Tuesday, 22 January 2013


In 2011 the British Columbia provincial government became the first jurisdiction in Canada to introduce so-called administrative forfeiture. With administrative forfeiture the Office of Civil Forfeiture in British Columbia does not have to initiate legal proceedings to effect forfeiture if the amount involved is under $75,000.00. The Office can seize property without going to court simply if it has "reason to believe" it is the proceeds or an instrument of crime and even if no crime is proven or charged. If the seizure goes uncontested, the Crown gets to keep it. In most cases it is the police who do the actual seizure of goods or cash.
The administrative forfeiture provision reverses the litigation process - it is the owner who has to take the government to court to get his property back. An administrative forfeiture can be opposed by the owner of the property but if a notice of dispute is not filed within sixty days the forfeiture process is over. The reality is that the owner has to initiate the expensive legal proceedings required to defend his property.
The provincial government’s attorney general department under the egregious direction of Shirley Bond publishes a list of administrative forfeitures that have occurred throughout the province. That list includes the sum of $790 seized in Williams Lake, $770 seized in Langley, $700 seized in Victoria, $935 Canadian and $163.00 US seized in Vancouver, $495.10 seized at another Victoria location, $785 seized in Mission, $690 seized in Burnaby, $435 seized in View Royal (together with a 2003 Chevrolet), $415 seized in Powell River and so on and so on and so on.
A 1998 Subaru Legacy was seized at a second location in View Royal. Far removed from your hundred thousand dollar recent model BMW. The list does not give any details as to the alleged associated crime. It seems unlikely that the police would have had any evidence that this 14-year-old vehicle was purchased with proceeds of crime. Perhaps a small amount of drug was found in this vehicle?
The list does not specify if there were any criminal charges associated with the seizure of these small amounts of money but then with civil forfeiture there does not have to be a criminal charge or a provincial offence charge let alone a conviction. The translation of the word "administrative" into real English is "arbitrary and secretive".
What is really happening here? Are the cops seizing proceeds of crime or is this the state stealing the grocery and rental money. Likely what does happen is that the police enter a residence, find something illegal like a small quantity of marijuana or other drugs and then look for any cash that happens to be in the cookie jar on the kitchen counter. Not exactly big-time proceeds of crime. The police simply have to fill out a short form and lo and behold the cash is effectively confiscated.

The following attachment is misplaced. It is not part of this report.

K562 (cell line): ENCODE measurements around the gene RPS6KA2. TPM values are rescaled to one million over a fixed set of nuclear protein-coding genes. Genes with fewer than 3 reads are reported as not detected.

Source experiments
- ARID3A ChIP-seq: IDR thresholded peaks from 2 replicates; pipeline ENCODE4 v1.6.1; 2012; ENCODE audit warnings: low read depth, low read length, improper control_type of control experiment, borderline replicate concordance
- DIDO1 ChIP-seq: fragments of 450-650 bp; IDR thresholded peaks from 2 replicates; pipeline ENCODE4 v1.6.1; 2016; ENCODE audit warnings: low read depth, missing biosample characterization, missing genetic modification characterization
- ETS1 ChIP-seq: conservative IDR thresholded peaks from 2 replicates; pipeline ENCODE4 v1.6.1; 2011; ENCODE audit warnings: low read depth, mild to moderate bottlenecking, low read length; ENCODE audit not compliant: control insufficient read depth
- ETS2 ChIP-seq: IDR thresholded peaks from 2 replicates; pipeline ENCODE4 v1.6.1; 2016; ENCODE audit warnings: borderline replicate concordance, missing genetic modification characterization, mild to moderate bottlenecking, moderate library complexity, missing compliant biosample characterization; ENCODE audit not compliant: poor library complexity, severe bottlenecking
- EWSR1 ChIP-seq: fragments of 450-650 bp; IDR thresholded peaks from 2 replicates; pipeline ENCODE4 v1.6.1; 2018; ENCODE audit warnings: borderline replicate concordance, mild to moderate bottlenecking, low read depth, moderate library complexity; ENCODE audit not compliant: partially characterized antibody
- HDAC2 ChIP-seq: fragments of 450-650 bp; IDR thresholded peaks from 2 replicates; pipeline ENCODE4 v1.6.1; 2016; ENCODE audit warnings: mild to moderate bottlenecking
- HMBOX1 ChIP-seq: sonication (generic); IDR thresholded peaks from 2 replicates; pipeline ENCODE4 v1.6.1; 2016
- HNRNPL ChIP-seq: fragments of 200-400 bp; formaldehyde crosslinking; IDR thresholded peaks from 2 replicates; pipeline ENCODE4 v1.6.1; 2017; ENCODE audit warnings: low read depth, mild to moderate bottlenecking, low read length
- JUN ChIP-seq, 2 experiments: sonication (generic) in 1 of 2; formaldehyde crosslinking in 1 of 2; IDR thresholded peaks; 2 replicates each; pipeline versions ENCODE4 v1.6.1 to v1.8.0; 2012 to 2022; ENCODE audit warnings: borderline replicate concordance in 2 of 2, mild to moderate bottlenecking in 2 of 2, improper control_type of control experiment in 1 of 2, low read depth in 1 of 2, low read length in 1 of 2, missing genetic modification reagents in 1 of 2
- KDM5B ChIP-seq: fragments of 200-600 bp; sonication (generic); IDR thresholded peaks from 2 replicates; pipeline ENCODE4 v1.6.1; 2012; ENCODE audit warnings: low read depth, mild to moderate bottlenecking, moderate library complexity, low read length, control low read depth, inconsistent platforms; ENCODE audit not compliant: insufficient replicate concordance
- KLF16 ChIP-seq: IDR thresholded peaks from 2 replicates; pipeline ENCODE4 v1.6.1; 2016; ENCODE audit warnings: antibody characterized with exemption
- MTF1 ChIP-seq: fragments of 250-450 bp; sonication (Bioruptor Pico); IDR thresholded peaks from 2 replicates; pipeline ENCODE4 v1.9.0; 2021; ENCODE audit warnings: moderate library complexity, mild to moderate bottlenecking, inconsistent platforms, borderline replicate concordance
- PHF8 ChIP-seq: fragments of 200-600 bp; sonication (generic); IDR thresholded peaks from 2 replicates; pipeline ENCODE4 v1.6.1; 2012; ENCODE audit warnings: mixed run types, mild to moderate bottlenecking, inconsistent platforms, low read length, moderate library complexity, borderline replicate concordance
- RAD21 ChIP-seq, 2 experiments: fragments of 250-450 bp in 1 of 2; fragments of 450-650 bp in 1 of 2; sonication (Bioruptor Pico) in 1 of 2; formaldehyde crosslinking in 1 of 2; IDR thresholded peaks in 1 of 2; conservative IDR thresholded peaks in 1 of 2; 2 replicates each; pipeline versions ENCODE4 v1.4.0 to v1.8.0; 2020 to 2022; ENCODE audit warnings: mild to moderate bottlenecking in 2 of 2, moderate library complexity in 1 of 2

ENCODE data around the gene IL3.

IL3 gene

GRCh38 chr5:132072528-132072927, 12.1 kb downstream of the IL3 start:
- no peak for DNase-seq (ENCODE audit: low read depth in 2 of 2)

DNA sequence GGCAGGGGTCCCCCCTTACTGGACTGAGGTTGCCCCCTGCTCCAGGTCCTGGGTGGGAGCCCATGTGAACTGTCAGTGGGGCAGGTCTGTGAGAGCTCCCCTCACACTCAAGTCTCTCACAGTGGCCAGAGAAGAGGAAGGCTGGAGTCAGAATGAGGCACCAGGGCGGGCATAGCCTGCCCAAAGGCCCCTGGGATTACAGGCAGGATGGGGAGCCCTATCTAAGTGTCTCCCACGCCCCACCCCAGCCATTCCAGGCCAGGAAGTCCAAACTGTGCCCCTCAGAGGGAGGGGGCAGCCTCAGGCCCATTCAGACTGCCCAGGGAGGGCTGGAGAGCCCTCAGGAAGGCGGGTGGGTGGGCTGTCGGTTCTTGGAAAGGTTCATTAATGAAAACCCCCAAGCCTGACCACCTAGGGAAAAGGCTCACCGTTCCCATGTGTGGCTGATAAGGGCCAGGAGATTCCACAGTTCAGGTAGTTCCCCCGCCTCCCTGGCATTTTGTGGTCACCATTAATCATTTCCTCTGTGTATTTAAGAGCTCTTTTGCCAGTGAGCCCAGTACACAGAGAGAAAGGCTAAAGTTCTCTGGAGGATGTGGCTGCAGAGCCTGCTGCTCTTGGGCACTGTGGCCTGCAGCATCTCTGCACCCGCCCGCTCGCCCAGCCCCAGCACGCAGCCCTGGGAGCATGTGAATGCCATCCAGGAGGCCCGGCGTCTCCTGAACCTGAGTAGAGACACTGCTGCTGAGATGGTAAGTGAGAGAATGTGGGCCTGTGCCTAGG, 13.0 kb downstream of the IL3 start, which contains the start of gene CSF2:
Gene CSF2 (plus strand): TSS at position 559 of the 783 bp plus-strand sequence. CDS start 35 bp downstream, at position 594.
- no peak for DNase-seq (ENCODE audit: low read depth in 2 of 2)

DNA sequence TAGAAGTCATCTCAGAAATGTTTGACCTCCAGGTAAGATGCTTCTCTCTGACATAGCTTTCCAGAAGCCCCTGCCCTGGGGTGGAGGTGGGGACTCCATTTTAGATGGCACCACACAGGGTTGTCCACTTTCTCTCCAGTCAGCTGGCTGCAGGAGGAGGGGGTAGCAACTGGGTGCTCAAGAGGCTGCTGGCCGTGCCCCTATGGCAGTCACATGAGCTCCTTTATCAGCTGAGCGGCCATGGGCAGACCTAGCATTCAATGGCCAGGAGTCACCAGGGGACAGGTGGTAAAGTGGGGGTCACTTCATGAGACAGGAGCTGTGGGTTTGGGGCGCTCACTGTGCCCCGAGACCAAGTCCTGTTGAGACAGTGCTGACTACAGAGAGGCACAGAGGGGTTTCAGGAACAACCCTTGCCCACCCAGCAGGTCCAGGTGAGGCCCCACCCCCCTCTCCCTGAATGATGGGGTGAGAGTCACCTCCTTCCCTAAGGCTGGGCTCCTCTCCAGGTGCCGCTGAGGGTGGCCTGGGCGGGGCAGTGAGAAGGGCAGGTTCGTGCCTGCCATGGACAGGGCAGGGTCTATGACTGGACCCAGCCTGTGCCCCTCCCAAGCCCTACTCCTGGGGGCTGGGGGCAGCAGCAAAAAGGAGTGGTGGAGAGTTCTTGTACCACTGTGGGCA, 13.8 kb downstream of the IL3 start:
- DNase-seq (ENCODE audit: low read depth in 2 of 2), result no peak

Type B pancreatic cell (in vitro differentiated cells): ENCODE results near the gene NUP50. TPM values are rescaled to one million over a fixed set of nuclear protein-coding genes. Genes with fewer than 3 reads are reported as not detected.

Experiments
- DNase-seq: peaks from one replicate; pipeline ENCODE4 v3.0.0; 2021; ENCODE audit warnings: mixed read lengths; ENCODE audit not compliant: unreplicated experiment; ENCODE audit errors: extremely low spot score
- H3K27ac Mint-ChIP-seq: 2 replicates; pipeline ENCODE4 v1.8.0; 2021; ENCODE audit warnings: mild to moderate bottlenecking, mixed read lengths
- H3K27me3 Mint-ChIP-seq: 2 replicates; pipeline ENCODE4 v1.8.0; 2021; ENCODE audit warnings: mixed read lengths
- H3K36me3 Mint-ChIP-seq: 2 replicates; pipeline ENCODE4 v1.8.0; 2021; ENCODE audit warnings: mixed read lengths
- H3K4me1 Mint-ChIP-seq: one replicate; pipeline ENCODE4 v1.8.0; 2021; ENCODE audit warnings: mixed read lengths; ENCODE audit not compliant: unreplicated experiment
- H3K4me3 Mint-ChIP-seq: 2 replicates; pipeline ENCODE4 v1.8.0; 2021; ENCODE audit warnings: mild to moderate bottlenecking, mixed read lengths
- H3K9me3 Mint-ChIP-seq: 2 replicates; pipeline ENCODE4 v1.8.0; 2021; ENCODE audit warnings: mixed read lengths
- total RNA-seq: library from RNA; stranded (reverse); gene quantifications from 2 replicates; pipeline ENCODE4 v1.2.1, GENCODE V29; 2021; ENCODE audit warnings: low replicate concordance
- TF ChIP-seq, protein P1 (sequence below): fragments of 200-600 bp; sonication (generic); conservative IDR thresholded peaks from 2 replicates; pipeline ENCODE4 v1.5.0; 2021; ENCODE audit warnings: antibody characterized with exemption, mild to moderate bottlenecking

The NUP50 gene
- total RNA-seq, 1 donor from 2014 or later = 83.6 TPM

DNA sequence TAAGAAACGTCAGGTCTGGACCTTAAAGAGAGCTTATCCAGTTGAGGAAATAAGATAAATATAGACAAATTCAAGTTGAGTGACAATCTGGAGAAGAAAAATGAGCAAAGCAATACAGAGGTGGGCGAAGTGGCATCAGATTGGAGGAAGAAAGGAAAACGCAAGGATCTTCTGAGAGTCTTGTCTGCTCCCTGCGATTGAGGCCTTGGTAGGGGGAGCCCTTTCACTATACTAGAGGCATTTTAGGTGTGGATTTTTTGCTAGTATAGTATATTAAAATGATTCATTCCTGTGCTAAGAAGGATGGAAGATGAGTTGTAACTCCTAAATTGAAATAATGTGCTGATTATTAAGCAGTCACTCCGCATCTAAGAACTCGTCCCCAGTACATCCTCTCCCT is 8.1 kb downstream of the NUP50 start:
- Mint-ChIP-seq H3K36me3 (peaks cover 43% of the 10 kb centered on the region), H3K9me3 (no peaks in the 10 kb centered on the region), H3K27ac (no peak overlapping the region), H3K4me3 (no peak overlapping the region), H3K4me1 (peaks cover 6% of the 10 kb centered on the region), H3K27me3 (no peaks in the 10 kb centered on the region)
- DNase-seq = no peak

While technically the owners the cash could file a dispute notice they probably will not do so very often - they are savvy to the idea that disputing confiscation will only lead to more trouble from the authorities including an actual charge and besides they do not have the skills to fight it themselves or the money to hire a lawyer to do it for them.
What we have in effect then is a system which can fine people without any type of legal process. In fact in many respects it is more akin to legalized theft than a fine since there is no set amount which is levied and the amount confiscated bears no specific relationship to any crime.
While BC might have been the first jurisdiction in Canada to introduce administrative forfeiture it is common in the United States and as can be expected abuses invariably arise. The Philadelphia’s District Attorneys Office is particularly notorious and seizes over $6 million in asset forfeiture annually. It is said that most of these proceeds comes from seizing cash and currency. Apparently since 2010 there has been apparently over 8,300 currency forfeiture cases with the average amount of cash taken in a currency forfeiture case being $550. Some cases involved amounts less than $100 which as stated in a review belies "the myth that forfeiture mainly takes money from drug kingpins."
B.C.’s grandmotherly Shirley Bond talks about getting the bad guy twice (believe it or not, an attorney-general who does not have the slightest notion of "double jeopardy). What we have with administrative forfeiture is the abuse and the potential for the further abuse of power that you normally associate with a totalitarian state. Most people dumbly think that they don’t have to worry about their own property being confiscated because they are not bad guys. Civil forfeiture, however, can be initiated in connection with a breach of many provincial offences including regulatory offences and traffic offences. You make an illegal left hand turn and then you annoy the cop that pulls you over - you may find yourself in the market for a replacement vehicle. You breach a health regulation at the small restaurant you own and operate and you may find your till being emptied by an aggressive safety inspector.

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